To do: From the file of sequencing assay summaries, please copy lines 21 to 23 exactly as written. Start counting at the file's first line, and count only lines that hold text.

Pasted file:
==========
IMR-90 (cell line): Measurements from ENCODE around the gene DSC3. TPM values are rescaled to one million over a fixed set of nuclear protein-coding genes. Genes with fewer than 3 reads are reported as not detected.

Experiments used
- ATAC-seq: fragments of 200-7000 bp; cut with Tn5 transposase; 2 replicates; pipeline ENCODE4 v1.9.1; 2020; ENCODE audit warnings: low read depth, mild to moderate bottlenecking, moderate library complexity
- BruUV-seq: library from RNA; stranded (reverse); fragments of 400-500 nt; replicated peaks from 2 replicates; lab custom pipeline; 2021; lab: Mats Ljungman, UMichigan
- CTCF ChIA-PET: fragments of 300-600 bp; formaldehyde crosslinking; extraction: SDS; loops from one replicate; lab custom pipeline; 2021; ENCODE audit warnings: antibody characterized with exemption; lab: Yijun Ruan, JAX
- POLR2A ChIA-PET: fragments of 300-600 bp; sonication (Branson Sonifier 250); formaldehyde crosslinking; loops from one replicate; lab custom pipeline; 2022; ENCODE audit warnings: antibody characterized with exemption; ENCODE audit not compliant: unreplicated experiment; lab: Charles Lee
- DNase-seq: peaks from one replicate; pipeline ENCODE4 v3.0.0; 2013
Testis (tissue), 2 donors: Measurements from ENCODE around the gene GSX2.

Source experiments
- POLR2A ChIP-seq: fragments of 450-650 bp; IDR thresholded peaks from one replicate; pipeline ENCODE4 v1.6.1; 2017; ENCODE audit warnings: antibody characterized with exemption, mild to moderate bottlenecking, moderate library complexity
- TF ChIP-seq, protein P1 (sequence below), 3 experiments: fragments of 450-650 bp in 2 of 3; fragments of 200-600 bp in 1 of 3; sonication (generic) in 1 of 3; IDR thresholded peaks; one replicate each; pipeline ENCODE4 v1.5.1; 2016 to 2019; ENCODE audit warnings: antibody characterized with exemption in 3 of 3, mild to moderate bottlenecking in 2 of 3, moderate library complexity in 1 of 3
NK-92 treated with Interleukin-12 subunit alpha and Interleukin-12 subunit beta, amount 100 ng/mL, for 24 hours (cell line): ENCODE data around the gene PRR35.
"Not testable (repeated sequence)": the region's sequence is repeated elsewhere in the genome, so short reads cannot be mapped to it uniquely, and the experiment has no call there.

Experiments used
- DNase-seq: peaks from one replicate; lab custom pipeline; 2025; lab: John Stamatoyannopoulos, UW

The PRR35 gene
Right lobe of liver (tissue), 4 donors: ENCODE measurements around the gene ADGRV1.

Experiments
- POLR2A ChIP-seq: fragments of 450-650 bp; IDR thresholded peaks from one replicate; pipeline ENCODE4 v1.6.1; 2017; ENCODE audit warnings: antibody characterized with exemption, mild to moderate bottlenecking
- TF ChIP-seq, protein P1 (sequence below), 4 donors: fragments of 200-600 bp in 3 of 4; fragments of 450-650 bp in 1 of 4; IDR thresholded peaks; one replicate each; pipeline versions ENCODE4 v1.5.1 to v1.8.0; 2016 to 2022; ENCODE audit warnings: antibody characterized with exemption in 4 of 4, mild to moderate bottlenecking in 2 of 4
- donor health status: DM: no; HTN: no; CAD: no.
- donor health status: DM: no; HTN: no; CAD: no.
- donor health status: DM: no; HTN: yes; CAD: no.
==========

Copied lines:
- donor health status: DM: no; HTN: no; CAD: no.
- donor health status: DM: no; HTN: no; CAD: no.
- donor health status: DM: no; HTN: yes; CAD: no.